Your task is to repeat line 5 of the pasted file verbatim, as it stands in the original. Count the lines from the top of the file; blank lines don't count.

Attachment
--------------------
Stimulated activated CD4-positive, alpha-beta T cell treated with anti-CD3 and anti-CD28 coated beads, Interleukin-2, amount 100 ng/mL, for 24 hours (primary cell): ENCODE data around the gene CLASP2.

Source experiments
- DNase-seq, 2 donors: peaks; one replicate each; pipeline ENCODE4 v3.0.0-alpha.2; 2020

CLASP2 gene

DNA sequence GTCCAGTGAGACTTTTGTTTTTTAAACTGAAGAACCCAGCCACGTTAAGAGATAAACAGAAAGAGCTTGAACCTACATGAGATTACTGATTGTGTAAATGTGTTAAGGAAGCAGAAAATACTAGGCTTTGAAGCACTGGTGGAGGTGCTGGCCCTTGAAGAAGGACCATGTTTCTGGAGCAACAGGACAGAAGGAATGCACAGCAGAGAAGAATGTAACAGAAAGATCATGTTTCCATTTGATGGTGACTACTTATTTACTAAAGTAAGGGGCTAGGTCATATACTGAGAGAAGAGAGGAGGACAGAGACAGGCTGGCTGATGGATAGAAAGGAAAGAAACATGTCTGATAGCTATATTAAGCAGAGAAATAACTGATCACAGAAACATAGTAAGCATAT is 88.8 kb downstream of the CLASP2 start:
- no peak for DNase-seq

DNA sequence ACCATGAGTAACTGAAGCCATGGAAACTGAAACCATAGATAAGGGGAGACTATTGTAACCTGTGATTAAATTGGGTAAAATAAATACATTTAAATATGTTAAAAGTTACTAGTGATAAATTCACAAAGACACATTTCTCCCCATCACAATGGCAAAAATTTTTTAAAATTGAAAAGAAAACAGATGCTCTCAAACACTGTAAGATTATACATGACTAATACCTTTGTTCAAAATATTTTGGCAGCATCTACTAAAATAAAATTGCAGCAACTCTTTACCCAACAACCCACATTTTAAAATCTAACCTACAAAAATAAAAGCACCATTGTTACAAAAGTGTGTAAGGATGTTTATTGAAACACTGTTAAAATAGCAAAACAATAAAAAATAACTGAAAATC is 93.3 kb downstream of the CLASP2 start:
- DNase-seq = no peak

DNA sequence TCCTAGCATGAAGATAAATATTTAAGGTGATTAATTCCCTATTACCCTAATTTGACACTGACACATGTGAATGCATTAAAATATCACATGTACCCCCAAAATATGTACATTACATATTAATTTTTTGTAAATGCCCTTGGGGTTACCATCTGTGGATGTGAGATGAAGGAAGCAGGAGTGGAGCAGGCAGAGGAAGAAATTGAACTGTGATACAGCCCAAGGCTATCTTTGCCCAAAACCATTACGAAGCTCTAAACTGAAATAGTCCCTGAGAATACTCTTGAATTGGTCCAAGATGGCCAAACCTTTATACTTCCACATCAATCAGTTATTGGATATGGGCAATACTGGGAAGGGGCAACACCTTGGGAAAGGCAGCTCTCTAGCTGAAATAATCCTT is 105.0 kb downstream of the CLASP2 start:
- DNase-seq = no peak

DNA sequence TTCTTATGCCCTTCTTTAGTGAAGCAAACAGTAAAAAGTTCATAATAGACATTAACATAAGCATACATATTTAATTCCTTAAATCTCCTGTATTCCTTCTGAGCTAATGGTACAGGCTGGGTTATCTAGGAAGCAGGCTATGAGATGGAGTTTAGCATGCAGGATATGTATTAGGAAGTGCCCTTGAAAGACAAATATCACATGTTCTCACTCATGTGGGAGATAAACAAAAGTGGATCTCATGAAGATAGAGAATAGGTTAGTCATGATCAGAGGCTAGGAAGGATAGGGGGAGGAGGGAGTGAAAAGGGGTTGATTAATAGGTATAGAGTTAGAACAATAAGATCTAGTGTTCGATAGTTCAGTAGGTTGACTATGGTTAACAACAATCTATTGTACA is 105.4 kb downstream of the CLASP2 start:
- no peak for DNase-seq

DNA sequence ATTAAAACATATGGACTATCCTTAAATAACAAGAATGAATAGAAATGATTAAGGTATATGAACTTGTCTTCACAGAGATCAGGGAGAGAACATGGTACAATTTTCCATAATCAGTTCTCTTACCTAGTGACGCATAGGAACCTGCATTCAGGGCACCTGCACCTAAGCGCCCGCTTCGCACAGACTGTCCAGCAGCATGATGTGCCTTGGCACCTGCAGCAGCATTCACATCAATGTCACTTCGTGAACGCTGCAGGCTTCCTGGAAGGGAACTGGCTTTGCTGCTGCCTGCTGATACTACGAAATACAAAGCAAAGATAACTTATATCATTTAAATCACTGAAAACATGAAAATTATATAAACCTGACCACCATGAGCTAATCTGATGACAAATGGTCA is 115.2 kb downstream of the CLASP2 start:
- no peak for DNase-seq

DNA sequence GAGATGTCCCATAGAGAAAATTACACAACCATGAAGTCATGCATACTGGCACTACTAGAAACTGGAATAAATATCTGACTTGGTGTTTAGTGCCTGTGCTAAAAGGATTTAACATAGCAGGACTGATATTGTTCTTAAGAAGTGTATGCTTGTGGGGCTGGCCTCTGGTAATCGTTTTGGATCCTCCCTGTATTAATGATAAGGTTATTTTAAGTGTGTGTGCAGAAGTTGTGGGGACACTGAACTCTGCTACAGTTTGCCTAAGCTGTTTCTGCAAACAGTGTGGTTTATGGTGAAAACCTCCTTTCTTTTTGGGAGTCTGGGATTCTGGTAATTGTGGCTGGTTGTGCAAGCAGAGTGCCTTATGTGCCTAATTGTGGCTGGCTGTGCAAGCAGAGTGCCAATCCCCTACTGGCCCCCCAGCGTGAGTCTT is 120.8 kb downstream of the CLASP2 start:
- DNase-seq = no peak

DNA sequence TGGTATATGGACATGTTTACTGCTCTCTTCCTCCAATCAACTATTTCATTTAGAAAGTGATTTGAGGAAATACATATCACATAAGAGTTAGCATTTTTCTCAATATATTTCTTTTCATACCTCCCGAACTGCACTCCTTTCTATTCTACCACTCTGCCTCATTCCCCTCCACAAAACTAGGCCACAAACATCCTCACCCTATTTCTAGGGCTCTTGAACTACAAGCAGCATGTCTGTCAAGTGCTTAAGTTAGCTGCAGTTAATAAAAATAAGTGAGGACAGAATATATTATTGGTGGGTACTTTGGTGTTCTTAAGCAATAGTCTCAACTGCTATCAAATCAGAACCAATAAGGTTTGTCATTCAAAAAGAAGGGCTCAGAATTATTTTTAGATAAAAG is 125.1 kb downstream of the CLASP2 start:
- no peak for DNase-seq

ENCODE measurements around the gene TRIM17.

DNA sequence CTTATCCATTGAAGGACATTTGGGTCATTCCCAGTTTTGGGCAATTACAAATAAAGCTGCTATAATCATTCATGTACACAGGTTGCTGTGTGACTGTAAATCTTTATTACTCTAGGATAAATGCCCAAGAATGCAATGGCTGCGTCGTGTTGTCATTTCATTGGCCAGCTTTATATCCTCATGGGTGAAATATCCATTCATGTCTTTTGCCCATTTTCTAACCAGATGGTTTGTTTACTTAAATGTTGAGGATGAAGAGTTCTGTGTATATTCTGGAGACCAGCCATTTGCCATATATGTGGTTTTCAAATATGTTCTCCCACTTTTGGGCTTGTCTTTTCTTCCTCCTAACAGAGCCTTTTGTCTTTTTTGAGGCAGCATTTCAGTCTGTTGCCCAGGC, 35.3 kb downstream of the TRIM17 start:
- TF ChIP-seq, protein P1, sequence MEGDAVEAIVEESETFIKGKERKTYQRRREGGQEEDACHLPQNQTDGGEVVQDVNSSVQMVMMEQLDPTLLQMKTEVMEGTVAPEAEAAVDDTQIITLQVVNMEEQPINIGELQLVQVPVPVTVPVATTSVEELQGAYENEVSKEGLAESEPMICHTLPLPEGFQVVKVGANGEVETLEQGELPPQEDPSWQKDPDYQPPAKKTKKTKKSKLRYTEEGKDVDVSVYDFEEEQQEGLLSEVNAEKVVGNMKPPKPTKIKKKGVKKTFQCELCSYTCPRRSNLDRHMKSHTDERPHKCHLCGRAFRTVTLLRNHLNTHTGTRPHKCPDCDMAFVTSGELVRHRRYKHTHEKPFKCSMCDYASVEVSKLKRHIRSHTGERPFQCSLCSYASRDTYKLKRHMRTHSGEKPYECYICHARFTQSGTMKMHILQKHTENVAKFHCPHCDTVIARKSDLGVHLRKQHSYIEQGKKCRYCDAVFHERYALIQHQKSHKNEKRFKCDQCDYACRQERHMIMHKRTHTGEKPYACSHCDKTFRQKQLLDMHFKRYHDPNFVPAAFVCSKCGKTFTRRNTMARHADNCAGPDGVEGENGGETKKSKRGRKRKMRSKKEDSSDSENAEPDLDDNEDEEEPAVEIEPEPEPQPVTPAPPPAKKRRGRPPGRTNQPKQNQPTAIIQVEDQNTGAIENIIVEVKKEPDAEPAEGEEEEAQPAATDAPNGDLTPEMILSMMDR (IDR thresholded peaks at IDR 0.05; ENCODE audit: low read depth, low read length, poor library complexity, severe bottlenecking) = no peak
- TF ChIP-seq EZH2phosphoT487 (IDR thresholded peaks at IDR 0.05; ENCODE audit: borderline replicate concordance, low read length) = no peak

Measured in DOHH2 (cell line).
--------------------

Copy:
DNA sequence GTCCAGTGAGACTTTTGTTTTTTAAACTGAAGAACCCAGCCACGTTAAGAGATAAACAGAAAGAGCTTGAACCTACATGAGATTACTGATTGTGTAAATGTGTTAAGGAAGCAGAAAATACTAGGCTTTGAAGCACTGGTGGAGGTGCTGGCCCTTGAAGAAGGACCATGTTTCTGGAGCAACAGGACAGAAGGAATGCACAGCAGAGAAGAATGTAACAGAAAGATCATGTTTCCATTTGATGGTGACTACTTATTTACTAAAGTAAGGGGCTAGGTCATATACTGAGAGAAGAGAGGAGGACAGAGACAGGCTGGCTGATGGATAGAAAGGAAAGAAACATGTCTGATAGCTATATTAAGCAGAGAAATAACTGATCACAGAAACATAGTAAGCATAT is 88.8 kb downstream of the CLASP2 start: